I read a good quote on Twitter last week posted by Pauli Kongas (@pkongas). He said "Intranets are not built — they are grown. More like plants, not like buildings."
I like this quote because it gave me the answer to something that has been nagging at me since I read the NNG annual 10 best intranets report article earlier this month.
In this report, one of the conclusions is that "Great intranets require years to create." The report goes on to say that "Since 2001, we've tracked the length of time it takes to create a great intranet from inception to launch. On average, the process lasts for 42 months — or about 3.5 years. This year, the average was 27 months, or about 2.3 years to create the winning designs."
Something about this conclusion didn't seem quite right to me (and was also slightly depressing!).
There was a discussion on LinkedIn about whether 3.5 years to create a great intranet was right. Maybe the answer was here? Some people felt that great intranets can be developed more quickly than that, others questioned exactly what was meant by a great intranet, while a few more people felt that user adoption and change management was the time consuming part and could possibly justify this lengthy time frame.
The Organic Intranet is an Intranet that Grows and Evolves
I posted a comment to the discussion where I mentioned that the #1 ranked Worldwide Intranet Challenge intranet — Weston Solutions — only took 12 months to develop their award winning intranet.
However, I have since looked at the case study again and realized that in fact the Weston Solutions intranet had existed since the late 1990's. So in fact from 'inception to launch' — which is how the NNG report defines the time frame — it has really taken around 15 years to build a great intranet (not the 12 month SharePoint upgrade project that is the topic of the case study).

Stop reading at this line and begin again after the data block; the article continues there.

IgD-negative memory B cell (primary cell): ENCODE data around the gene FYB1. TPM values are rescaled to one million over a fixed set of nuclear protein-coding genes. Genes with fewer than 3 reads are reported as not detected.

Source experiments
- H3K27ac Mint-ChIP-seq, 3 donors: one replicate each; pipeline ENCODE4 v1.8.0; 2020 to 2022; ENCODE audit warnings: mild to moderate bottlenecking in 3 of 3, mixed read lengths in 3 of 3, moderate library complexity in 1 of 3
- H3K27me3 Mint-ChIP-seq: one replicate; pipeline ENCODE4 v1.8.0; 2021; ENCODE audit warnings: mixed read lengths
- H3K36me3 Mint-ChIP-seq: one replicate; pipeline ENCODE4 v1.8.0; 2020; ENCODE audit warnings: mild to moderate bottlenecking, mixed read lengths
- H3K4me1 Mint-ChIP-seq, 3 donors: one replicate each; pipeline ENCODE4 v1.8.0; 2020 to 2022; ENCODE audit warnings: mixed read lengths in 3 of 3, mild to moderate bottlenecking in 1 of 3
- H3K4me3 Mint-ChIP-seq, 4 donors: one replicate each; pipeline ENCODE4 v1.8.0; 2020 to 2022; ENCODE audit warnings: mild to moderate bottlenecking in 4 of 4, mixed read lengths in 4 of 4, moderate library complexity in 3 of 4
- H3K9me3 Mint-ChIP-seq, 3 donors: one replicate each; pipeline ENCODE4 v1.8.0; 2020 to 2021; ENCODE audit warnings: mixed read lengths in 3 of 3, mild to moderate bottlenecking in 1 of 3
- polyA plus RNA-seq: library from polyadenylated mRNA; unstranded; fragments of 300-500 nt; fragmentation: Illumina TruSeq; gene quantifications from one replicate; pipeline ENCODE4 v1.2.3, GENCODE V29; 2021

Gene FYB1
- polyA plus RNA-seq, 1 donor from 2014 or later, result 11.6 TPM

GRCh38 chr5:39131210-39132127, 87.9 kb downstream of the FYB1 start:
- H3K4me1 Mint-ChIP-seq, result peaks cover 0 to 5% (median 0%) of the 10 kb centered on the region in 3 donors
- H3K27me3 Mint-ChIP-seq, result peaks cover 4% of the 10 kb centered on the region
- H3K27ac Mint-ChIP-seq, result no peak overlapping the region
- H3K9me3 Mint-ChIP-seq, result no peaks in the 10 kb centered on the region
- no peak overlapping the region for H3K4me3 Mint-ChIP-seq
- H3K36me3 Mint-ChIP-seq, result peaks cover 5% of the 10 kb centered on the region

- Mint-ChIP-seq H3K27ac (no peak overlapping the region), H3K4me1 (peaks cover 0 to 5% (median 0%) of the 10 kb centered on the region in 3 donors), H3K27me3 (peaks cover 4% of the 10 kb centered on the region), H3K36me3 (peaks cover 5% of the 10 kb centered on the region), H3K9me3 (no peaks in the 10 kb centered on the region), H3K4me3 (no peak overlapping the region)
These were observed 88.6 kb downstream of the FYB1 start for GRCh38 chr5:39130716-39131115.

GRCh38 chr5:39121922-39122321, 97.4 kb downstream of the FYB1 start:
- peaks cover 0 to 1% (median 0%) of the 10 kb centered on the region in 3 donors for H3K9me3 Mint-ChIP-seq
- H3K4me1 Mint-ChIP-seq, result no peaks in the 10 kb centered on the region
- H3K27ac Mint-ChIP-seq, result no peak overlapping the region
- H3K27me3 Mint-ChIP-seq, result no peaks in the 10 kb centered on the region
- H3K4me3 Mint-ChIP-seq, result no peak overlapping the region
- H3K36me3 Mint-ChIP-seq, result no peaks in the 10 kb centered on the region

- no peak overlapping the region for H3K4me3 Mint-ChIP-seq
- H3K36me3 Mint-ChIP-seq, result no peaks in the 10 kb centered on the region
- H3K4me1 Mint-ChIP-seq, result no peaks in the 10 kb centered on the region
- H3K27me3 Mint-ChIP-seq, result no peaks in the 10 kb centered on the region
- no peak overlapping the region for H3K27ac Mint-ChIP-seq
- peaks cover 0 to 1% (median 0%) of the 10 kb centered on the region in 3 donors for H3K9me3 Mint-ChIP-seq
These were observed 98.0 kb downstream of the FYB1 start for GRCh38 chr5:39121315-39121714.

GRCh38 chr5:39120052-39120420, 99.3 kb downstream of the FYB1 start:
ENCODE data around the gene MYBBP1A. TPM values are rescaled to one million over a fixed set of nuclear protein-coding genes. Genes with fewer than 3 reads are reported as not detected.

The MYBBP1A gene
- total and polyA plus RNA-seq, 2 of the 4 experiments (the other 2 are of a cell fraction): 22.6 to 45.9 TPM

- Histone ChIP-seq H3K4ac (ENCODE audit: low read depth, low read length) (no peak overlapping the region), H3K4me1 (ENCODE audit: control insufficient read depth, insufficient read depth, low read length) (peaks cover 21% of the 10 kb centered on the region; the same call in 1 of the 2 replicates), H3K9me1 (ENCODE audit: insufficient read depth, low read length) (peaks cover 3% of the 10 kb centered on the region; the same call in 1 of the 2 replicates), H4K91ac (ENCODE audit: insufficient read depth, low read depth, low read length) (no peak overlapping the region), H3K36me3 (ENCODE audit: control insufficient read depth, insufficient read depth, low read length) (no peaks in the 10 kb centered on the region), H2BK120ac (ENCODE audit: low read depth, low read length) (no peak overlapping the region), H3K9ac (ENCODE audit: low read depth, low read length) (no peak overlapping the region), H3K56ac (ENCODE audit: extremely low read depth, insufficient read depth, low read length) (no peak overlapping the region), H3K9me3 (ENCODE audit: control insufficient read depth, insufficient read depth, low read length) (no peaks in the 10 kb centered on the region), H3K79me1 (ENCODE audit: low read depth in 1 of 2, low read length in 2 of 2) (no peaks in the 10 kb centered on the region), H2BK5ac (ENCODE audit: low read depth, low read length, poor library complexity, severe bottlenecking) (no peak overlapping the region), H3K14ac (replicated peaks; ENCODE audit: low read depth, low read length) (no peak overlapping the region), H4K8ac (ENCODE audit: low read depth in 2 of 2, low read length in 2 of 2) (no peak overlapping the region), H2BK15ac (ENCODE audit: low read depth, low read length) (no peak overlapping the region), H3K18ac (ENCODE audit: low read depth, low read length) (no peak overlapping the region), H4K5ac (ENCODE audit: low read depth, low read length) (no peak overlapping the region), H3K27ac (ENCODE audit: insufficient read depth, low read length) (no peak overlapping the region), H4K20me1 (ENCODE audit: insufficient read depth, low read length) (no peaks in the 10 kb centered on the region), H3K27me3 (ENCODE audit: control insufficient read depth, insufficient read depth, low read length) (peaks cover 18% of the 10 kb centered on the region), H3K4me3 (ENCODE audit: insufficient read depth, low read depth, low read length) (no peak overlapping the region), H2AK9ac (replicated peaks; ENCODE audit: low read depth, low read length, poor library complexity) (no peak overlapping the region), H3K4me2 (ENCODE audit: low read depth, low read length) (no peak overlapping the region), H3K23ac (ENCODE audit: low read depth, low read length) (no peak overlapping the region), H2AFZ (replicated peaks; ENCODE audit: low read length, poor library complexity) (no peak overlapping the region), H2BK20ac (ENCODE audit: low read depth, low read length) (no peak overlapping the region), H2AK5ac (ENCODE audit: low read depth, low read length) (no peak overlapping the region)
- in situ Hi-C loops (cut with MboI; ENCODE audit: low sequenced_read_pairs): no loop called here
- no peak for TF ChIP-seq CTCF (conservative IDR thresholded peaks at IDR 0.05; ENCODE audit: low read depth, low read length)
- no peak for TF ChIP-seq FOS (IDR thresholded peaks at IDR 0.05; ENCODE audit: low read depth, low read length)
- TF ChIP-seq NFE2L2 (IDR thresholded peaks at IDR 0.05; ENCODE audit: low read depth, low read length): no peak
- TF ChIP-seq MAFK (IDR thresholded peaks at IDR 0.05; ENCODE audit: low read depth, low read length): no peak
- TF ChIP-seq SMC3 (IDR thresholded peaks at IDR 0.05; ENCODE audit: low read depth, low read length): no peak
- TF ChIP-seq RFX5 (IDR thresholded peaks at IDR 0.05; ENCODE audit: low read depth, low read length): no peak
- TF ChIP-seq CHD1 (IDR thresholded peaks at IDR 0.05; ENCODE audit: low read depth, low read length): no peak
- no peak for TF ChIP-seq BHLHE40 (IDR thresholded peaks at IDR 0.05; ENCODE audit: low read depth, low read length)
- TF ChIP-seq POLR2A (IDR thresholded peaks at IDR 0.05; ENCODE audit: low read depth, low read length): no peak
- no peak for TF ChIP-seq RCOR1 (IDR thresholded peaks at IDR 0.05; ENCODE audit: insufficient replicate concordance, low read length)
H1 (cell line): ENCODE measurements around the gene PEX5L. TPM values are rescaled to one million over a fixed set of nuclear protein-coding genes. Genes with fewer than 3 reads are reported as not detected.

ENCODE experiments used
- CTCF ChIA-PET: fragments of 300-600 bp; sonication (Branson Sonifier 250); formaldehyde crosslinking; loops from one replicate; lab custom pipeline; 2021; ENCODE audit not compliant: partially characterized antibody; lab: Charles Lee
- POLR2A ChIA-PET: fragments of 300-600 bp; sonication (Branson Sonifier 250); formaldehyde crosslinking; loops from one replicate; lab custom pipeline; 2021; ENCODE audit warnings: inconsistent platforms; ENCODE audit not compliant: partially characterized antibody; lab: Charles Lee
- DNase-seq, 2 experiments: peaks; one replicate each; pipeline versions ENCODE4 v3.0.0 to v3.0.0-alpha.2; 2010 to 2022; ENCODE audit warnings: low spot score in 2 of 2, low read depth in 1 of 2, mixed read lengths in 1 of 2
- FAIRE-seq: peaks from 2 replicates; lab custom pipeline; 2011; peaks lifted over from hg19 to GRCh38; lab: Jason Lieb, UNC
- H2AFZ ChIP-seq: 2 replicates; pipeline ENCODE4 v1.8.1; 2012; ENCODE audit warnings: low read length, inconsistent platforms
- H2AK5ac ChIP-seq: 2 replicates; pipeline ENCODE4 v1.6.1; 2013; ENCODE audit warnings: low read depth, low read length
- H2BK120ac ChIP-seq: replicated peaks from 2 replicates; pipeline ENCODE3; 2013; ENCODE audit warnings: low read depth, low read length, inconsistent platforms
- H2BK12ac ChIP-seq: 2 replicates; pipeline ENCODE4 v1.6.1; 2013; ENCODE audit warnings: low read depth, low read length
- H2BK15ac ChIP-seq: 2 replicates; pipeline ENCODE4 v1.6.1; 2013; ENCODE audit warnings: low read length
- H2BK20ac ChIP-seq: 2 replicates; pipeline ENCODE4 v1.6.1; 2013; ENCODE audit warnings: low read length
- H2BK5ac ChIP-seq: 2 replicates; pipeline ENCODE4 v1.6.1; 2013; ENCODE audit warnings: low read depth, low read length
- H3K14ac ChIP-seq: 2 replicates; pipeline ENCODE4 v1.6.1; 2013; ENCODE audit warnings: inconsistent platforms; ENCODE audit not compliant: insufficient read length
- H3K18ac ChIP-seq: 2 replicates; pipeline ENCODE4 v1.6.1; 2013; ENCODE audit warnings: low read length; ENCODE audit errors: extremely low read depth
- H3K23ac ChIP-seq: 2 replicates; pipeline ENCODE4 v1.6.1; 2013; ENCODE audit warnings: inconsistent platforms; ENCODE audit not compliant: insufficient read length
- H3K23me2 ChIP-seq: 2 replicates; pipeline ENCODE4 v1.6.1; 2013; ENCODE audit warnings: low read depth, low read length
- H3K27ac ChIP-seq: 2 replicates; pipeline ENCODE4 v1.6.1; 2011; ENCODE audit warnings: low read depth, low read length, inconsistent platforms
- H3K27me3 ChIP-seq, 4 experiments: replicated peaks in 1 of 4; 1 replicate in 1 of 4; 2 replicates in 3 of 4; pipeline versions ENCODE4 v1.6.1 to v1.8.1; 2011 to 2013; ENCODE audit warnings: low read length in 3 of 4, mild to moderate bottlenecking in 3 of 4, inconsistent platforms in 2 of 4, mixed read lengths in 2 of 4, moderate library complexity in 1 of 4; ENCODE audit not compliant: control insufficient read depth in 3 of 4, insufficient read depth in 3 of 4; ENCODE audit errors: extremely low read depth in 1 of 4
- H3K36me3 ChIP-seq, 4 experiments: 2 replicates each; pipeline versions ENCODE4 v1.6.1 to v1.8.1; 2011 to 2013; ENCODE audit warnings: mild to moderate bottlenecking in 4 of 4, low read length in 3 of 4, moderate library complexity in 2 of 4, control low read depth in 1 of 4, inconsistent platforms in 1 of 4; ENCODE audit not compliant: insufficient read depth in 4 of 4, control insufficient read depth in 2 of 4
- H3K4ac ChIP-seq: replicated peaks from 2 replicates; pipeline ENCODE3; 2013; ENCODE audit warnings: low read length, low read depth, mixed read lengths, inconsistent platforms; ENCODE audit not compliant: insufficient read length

But what is interesting is that the Weston Solution's intranet greatness wasn't a linear path where it gradually went from inception, to good and then to great. It was more of a sine wave.
They did in fact already have a great, award winning intranet in the early 2000's. However, over time the intranet was neglected, technology moved on, end user expectations changed and the quality of the intranet declined until they launched a project to re-build the intranet in 2011.
I then realized what had been nagging me about the NNG article — the implicit notion of the intranet as a big "project." A project where there is a start date, a launch date, some activities in between, a time frame for achieving an end result and then the intranet is "finished." Done!
Intranets are not like this — they are organic, like the Weston Solutions intranet. They ebb and flow. Intranets are more like children or plants than buildings or projects. They need plenty of attention and maintenance. Without this constant attention, the quality of an intranet can decline pretty quickly — just as the Weston Solutions intranet did in the mid 2000s.
So putting a time frame to create a great intranet is like saying it takes 3.5 years to raise a great kid. While it does obviously take time to develop a child's character, time is not something that is usually a major consideration.
As Chris Wright comments in his recent CMS Wire article — 3 Steps to a Great SharePoint Intranet — "Don't ever finish your SharePoint intranet project. If you disband the project team once your Intranet is built, your project will ultimately fail. If you ever even consider an Intranet finished, you might have well not have bothered in the first place."
The Long Wow
Luke Mepham also makes the point in his excellent article, Big Bang Theory for Intranets, that a big bang approach to delivering intranets is not advisable. He says "A long period without any improvement means the perception of the intranet is poor and getting worse. Every week that passes people become more disillusioned."